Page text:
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Tokyo stocks ended a tad lower Tuesday, after searching for direction in thin trading.

The 225-issue Nikkei average of the Tokyo Stock Exchange closed off 1.69 points, or 0.01 percent, at 23,138.07, after the benchmark index soared 257.11 points Monday.

The Topix index of all first section issues shed 2.37 points, or 0.15 percent, to finish at 1,615.81, following a 13.31-point jump the previous day.

The Tokyo market got off to a weaker start in the wake of the U.S. Dow Jones Industrial Average taking a downturn Monday.

Both the Nikkei and Topix indexes kept moving around the previous day’s closing levels throughout the session amid a dearth of fresh market-moving factors, brokers said.

“The market’s downside was solid, with Chief Cabinet Secretary Yoshihide Suga now looking set to become next prime minister,” said Yutaka Miura, senior technical analyst at Mizuho Securities Co.

The odds of Suga, the right-hand man to Shinzo Abe, prime minister and president of the ruling Liberal Democratic Party, winning the LDP leadership election have grown since the party leadership decided to only allow lawmakers in the party to cast ballots Sept. 14. If he is elected as chief of the ruling party, Suga will be named the new prime minister at an extraordinary Diet session to be convened later.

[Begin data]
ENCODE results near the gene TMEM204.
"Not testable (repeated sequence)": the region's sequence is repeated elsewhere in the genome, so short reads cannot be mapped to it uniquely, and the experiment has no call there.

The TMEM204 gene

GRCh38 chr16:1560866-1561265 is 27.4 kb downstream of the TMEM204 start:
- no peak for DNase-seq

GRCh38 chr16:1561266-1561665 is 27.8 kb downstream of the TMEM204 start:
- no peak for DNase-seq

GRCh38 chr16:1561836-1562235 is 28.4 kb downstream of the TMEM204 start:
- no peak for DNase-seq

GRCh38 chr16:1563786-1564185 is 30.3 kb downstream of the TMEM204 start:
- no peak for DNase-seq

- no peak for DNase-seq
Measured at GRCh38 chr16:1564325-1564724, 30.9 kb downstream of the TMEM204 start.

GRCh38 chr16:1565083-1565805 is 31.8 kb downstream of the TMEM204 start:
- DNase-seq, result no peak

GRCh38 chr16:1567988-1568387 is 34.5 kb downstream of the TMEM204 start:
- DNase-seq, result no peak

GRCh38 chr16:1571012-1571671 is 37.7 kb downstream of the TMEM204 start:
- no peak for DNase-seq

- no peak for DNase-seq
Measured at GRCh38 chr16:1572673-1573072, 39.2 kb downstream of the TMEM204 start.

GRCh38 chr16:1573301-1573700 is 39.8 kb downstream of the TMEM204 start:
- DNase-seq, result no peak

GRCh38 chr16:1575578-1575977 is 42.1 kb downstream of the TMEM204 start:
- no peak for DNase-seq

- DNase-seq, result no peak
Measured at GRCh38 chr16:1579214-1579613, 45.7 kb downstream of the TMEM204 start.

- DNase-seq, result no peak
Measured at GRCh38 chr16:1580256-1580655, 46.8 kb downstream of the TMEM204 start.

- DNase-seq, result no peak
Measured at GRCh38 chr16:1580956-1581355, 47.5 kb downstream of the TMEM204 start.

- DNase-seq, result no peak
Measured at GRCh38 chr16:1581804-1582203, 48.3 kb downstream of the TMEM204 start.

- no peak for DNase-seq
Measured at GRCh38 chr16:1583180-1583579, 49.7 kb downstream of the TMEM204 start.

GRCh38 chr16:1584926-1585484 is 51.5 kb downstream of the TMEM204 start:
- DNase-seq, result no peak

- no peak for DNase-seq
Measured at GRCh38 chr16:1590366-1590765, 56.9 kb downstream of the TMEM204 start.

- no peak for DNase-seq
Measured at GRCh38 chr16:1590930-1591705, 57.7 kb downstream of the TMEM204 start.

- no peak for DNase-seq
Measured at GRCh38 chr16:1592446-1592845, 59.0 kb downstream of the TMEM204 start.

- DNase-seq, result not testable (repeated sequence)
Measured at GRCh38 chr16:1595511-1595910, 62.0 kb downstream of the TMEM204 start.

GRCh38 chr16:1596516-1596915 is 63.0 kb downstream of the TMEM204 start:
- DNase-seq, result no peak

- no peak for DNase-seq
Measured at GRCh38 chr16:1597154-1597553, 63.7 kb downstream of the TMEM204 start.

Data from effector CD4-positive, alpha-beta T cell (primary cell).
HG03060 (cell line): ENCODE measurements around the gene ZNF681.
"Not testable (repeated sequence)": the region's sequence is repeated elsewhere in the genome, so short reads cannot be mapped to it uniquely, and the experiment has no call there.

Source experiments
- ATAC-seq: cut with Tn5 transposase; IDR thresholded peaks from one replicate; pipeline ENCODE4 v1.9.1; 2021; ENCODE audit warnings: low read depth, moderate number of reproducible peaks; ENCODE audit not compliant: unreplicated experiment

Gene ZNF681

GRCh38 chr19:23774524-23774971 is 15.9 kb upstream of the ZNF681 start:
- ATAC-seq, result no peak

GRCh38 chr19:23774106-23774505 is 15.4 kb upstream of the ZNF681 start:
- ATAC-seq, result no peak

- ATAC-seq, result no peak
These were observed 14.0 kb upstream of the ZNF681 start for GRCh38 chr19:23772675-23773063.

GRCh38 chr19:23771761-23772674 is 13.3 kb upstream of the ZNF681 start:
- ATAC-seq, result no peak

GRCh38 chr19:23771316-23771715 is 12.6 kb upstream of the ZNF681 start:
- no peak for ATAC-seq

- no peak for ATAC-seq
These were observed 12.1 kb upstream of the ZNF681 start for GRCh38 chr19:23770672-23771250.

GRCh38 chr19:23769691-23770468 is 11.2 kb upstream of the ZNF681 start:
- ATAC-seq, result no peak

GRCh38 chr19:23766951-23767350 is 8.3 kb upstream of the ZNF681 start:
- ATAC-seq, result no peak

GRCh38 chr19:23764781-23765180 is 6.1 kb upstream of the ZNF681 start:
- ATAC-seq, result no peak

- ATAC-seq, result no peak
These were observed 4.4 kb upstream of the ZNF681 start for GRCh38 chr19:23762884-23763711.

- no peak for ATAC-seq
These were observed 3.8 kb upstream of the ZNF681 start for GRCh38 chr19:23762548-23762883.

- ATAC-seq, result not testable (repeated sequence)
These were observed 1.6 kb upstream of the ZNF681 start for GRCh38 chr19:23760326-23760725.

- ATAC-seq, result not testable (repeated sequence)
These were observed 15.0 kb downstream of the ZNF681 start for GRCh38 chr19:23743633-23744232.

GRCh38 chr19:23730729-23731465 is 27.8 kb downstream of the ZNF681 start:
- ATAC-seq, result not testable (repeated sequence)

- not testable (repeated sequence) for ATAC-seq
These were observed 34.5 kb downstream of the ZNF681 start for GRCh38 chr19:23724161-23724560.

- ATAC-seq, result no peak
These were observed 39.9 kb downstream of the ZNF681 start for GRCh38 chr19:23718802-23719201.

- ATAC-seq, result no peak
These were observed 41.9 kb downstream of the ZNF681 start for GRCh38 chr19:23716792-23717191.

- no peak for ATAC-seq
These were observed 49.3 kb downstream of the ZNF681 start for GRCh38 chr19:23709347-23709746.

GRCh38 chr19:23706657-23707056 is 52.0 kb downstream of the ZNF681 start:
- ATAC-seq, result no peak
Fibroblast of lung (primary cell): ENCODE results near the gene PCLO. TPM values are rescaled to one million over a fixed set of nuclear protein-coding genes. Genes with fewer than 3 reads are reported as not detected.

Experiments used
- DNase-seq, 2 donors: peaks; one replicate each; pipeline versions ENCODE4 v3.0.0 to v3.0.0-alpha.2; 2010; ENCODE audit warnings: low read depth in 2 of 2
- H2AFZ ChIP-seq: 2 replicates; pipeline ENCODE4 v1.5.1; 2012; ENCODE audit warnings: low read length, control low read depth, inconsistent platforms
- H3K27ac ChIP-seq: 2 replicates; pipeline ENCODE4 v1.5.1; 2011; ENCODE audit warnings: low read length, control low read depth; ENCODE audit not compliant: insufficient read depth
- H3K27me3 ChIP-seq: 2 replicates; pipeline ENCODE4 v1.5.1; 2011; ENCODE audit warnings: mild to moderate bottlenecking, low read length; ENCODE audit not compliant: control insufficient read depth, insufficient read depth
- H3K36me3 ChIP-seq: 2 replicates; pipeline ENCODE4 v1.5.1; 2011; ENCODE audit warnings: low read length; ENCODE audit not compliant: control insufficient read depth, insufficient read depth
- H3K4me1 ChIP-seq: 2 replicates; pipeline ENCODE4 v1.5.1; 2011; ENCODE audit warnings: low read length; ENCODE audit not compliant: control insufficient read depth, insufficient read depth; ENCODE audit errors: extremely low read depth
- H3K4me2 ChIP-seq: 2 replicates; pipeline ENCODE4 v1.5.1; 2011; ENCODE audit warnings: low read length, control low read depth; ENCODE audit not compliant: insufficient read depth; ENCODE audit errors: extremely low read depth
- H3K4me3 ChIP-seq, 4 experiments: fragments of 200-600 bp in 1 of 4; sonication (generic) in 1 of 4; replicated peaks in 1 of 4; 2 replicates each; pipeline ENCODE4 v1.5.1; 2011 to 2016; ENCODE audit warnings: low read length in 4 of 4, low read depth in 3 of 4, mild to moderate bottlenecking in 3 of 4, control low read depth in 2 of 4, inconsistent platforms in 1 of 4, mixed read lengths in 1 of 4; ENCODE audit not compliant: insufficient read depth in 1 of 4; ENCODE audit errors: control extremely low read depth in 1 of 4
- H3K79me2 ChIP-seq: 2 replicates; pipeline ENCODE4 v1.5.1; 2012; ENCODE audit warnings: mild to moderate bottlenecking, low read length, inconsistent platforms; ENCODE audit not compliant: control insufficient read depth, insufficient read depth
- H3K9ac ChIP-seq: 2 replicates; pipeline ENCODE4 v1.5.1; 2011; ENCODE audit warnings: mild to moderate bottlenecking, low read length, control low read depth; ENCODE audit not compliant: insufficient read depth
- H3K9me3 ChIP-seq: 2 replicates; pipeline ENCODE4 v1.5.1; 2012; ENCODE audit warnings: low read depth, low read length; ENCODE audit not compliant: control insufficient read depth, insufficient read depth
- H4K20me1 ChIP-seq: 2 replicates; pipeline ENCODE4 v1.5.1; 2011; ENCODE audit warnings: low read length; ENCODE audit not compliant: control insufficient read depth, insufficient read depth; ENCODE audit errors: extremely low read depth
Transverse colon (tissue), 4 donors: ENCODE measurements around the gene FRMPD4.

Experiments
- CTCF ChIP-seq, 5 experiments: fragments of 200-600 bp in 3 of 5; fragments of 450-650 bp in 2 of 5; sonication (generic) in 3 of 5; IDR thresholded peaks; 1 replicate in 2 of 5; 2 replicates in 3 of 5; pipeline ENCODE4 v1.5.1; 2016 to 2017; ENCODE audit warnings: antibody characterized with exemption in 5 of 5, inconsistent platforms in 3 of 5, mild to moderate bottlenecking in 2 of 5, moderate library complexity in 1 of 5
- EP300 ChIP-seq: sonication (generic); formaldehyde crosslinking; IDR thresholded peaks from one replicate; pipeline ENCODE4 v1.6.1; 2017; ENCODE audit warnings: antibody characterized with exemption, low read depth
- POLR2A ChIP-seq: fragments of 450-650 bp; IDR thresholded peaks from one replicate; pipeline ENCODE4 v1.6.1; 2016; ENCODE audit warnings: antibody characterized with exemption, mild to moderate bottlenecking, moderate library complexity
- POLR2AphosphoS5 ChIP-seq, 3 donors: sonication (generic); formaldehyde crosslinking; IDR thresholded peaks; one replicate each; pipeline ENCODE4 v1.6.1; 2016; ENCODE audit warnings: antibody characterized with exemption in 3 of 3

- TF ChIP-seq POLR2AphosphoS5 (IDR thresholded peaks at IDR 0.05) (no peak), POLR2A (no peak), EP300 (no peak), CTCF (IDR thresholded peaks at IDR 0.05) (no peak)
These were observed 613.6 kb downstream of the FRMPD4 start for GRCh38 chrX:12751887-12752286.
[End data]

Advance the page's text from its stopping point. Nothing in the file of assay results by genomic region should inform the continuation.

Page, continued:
As Suga is expected to leave the current economic policies intact, “investors felt at ease to some extent,” an official at a bank-affiliated securities firm said.

But active purchases were held in check due to a lack of fresh incentives, Miura added.

Another brokerage house official noted that the market was weighed on by uncertainties over Suga’s policy goals as well as the timing of the breakup of the House of Representatives for a snap election.

On the TSE’s first section, falling issues outnumbered rising ones 1,162 to 915 with 94 issues unchanged. Volume decreased to 1.027 billion shares from Monday’s 1.341 billion shares.

Oil names including Eneos Holdings Inc. and Cosmo Energy Holdings Co. were dealt a blow by a sagging crude oil market.

Megabank Group Mitsubishi UFJ Financial Group Inc., insurer Tokio Marine Holdings Inc. and other financials suffered from lower U.S. long-term interest rates.

Among other losers were mobile phone carrier KDDI Corp. and technology investor SoftBank Group Corp.

On the other hand, electronics maker Fuji Electric Co. extended its winning streak to a fourth session.

Also in the green were drugmaker Eisai Co. and air conditioner-maker Daikin Industries.

In index futures trading on the Osaka Exchange, the key September contract on the Nikkei average ended flat at 23,160.

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